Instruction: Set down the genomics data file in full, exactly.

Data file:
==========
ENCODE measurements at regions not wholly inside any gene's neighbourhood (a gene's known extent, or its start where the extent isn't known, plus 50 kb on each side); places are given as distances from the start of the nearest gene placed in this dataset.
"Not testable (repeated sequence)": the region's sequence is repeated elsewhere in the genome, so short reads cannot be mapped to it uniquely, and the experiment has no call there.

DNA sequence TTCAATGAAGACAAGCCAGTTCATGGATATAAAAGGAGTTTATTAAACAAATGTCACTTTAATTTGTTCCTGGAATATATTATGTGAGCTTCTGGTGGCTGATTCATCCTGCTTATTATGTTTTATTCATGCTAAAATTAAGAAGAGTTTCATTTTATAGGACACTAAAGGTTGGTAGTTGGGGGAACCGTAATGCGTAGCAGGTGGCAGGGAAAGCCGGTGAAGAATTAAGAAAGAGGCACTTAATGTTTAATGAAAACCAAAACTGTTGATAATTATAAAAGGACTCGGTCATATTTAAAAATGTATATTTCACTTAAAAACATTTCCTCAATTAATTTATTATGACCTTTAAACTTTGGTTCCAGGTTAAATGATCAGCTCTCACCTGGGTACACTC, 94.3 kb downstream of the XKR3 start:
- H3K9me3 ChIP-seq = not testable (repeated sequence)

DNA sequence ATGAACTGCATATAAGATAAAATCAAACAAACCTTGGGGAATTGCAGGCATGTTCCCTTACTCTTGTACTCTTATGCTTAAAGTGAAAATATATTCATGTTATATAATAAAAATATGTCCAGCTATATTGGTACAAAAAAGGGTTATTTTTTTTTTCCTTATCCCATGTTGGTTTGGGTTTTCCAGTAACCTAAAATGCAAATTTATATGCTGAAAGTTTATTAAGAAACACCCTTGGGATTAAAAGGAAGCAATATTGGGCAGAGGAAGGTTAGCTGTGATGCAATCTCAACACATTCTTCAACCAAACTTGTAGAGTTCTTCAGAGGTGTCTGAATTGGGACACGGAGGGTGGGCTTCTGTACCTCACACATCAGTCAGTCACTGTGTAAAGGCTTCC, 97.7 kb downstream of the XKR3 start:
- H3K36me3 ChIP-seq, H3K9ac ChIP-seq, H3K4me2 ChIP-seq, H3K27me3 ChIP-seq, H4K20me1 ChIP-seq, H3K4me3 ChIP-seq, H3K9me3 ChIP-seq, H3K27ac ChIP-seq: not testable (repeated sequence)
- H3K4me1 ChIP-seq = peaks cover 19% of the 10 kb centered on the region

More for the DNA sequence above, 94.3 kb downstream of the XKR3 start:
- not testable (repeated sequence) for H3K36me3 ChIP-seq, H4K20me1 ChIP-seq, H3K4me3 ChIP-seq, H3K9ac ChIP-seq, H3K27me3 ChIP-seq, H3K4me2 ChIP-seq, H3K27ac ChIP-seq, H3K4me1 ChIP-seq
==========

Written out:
ENCODE measurements at regions not wholly inside any gene's neighbourhood (a gene's known extent, or its start where the extent isn't known, plus 50 kb on each side); places are given as distances from the start of the nearest gene placed in this dataset.
"Not testable (repeated sequence)": the region's sequence is repeated elsewhere in the genome, so short reads cannot be mapped to it uniquely, and the experiment has no call there.

DNA sequence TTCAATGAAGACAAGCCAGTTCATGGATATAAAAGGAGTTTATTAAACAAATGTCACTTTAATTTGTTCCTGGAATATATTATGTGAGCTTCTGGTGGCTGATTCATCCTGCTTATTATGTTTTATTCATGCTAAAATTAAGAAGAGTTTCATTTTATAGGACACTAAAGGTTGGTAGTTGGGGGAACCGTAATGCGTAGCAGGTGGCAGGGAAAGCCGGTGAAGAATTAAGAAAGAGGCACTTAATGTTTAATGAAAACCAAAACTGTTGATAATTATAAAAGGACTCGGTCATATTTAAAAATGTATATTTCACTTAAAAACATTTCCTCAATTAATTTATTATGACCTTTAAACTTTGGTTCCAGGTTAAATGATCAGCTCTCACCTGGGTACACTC, 94.3 kb downstream of the XKR3 start:
- H3K9me3 ChIP-seq = not testable (repeated sequence)

DNA sequence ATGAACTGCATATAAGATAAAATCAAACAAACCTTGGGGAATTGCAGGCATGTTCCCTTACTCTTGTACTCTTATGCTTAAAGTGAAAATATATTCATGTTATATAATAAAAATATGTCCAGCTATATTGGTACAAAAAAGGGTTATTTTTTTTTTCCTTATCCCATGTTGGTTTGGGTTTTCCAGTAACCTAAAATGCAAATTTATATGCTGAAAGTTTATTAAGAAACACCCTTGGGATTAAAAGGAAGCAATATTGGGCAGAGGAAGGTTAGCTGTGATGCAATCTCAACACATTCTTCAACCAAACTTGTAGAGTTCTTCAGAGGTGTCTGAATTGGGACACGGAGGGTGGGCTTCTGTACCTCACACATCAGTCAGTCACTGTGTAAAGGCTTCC, 97.7 kb downstream of the XKR3 start:
- H3K36me3 ChIP-seq, H3K9ac ChIP-seq, H3K4me2 ChIP-seq, H3K27me3 ChIP-seq, H4K20me1 ChIP-seq, H3K4me3 ChIP-seq, H3K9me3 ChIP-seq, H3K27ac ChIP-seq: not testable (repeated sequence)
- H3K4me1 ChIP-seq = peaks cover 19% of the 10 kb centered on the region

More for the DNA sequence above, 94.3 kb downstream of the XKR3 start:
- not testable (repeated sequence) for H3K36me3 ChIP-seq, H4K20me1 ChIP-seq, H3K4me3 ChIP-seq, H3K9ac ChIP-seq, H3K27me3 ChIP-seq, H3K4me2 ChIP-seq, H3K27ac ChIP-seq, H3K4me1 ChIP-seq